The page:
Partnering with the Berkshire Regional Housing Authority and the Claire Teague Senior Center, together they handled the short-sale closing and located her to an alternative place to live. Numerous people helped in the community, says Schatz.
“Not all real estate closings are the same, and in this case the client wasn't walking away with any money, so this was a pro bono case.”
Most social services agencies are not prepared to deal with legal matters, and most lawyers are not designed to handle social problems, she points out.
“(The center) was designed with this in mind. I saw that legal, social and community are tied together, to the ultimate benefit of the client and the community at large,” says Schatz, who earned her law degree from Western New England University School of Law in 2010. “Really what we've done is redefine what a law office is. Most are not prepared to deal with community issues in this way.”
Schatz was inspired to get into law back in 2003. She was working at Housatonic Valley Regional High School in Canaan, Conn., creating post-secondary plans for high school students with disabilities, such as college, internships, job shadowing and employment.
“I worked with a young man. He was living with his father, and his father was dying. His father needed legal assistance to prepare the son for his death. I went to my supervisor to get permission to contact local lawyers to see if they could be in service to his dad, so his son's long-term needs could be fulfilled,” she recalls.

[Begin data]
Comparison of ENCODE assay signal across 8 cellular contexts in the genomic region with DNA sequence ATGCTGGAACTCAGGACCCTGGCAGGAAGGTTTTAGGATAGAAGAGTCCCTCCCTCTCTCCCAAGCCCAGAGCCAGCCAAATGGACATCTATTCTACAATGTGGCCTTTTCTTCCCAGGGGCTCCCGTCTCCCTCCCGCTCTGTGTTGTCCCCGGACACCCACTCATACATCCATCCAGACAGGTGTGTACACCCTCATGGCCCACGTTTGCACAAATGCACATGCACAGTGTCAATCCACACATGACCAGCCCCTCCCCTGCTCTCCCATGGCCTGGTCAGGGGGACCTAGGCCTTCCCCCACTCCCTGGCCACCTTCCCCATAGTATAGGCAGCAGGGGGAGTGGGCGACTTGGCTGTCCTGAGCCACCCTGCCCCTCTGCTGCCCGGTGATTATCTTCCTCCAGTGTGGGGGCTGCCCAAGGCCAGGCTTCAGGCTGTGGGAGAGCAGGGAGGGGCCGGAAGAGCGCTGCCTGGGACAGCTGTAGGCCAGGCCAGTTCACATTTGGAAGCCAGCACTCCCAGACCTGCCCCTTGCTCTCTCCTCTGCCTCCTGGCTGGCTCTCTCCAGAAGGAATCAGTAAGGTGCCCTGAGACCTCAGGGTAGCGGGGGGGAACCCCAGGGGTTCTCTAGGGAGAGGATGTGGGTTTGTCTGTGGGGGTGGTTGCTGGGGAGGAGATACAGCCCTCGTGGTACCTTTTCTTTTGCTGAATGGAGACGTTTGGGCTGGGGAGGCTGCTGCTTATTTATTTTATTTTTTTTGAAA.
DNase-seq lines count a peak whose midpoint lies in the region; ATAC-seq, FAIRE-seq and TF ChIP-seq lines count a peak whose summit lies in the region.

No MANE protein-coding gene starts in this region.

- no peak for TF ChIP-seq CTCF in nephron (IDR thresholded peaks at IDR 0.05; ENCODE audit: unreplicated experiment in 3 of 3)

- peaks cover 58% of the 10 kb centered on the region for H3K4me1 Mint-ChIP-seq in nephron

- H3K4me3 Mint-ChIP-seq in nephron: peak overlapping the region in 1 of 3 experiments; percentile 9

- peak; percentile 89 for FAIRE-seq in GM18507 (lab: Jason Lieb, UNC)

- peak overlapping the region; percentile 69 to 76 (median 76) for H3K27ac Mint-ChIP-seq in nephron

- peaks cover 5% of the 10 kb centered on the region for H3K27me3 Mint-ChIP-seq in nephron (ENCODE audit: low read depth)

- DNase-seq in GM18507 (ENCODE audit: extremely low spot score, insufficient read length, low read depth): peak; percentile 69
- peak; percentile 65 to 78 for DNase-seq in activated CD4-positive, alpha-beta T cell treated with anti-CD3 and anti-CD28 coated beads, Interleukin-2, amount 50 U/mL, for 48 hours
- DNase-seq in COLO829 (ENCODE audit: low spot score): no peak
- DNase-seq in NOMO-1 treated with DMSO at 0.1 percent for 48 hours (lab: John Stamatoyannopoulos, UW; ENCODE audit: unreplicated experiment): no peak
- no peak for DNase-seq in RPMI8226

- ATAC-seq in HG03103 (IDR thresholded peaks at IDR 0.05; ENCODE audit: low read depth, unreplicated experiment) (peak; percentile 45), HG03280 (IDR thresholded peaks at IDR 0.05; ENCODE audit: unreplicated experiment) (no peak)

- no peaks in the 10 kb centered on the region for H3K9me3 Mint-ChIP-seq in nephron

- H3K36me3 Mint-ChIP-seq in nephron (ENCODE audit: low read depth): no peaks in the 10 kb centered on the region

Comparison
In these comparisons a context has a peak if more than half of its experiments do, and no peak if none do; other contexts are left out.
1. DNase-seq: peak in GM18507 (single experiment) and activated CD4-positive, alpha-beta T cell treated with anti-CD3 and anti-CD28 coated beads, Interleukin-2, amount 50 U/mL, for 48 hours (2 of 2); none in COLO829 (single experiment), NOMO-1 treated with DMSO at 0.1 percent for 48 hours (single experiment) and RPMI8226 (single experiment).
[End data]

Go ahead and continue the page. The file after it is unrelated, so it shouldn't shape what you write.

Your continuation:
The supervisor agreed. Schatz made calls and connected him with an attorney. It worked out for the student, who then had a safety net in place when his father passed away before the end of high school.
That was when the idea of her agency coalesced.
“I've always thought that way. The concept wasn't born at that moment, but I jumped on it. I was able to integrate it all for the best service of an individual,” says Schatz.
All services are being delivered remotely because of social distancing requirements, so the office at 287 Main St. in Great Barrington is not open to the public. The BCJ has amended its Free Legal Clinic programming to comply with and protect health safety standards.
All intakes are to be conducted on our website intake application or by telephone.
To take part in BCJ’s Free Legal Clinic this month, call 413-854-1955 or complete an intake form on the website at https://berkshirecenterforjustice.org/; click on the link for “Free Legal Clinic.” The pro-bono assistance will be offered on a first come, first served basis.